Uniform Distribution on a Sphere: Part 3b (The Solution by Calculus)

(This post continues where we left off in Part 2 and gives a more direct solution than Part 3a. However this post uses multivariable/vector calculus, and I do not provide many explanations for readers unfamiliar with that material.)

As we saw in Part 2, the problem with picking our spherical angles $\theta$ and $\phi$ uniformly was that the area on our two-dimensional grid changed when we transformed that surface into the sphere in three dimensions. In particular if we wanted to calculate the probability mass in a region $R$ of our spherical angles, we have the formula from Part 0:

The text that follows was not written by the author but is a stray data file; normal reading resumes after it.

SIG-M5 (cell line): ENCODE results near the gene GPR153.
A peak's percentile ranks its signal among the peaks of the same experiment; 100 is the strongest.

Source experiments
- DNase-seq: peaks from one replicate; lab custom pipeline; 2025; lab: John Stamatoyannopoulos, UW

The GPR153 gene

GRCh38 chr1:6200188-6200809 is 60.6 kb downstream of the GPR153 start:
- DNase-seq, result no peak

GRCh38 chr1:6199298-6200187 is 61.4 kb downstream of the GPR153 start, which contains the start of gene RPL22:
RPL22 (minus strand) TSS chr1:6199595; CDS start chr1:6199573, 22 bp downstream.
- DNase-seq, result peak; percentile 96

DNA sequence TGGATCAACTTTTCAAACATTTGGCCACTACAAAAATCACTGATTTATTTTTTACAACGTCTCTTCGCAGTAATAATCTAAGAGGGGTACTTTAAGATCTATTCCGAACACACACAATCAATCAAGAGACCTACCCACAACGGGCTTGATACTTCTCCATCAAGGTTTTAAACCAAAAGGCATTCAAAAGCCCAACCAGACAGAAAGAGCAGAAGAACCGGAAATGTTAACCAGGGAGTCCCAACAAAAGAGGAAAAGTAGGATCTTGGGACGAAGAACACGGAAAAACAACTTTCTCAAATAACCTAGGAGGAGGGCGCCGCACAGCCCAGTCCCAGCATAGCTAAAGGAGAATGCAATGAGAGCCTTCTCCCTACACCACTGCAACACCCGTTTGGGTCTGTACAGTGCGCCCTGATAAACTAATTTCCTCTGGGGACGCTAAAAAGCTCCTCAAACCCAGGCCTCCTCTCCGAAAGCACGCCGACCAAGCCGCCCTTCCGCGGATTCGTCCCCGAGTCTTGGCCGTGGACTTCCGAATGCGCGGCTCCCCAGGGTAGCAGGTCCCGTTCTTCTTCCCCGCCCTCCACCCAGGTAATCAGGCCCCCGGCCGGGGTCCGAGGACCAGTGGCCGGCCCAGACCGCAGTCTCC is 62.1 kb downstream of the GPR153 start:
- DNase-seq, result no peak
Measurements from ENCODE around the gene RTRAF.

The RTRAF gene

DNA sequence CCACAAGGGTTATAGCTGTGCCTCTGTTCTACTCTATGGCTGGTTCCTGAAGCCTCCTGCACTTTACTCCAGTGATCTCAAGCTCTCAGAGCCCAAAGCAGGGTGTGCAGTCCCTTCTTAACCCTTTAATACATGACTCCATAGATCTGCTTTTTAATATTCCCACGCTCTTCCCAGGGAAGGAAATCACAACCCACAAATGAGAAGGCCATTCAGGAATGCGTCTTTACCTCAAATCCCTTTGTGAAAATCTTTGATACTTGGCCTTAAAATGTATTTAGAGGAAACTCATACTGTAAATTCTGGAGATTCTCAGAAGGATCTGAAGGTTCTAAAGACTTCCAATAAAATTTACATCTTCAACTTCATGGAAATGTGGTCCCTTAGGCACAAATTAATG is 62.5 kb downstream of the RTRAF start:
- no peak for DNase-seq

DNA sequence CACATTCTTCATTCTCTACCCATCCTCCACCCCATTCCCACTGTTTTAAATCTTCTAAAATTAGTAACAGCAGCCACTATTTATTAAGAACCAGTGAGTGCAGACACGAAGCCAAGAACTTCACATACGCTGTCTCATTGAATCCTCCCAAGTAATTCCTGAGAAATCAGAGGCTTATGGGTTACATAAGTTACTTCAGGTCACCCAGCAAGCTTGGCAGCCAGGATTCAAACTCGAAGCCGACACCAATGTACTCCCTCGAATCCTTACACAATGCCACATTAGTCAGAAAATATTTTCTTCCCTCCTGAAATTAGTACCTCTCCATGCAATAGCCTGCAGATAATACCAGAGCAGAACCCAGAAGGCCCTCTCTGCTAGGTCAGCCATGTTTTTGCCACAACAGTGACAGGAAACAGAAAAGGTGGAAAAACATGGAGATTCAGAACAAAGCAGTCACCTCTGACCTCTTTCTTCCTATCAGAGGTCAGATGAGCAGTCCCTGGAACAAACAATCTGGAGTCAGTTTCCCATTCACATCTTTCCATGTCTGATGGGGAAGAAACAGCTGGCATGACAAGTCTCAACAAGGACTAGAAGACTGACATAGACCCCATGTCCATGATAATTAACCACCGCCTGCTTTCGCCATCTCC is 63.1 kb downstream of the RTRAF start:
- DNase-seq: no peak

where $f_{\theta,\phi}$ is our probability density function. However when we move to the sphere our area elements are no longer little rectangles with area $\mathrm{d}\theta\cdot\mathrm{d}\phi$; they are little patches on the surface of a sphere. What area do these corresponding patches have?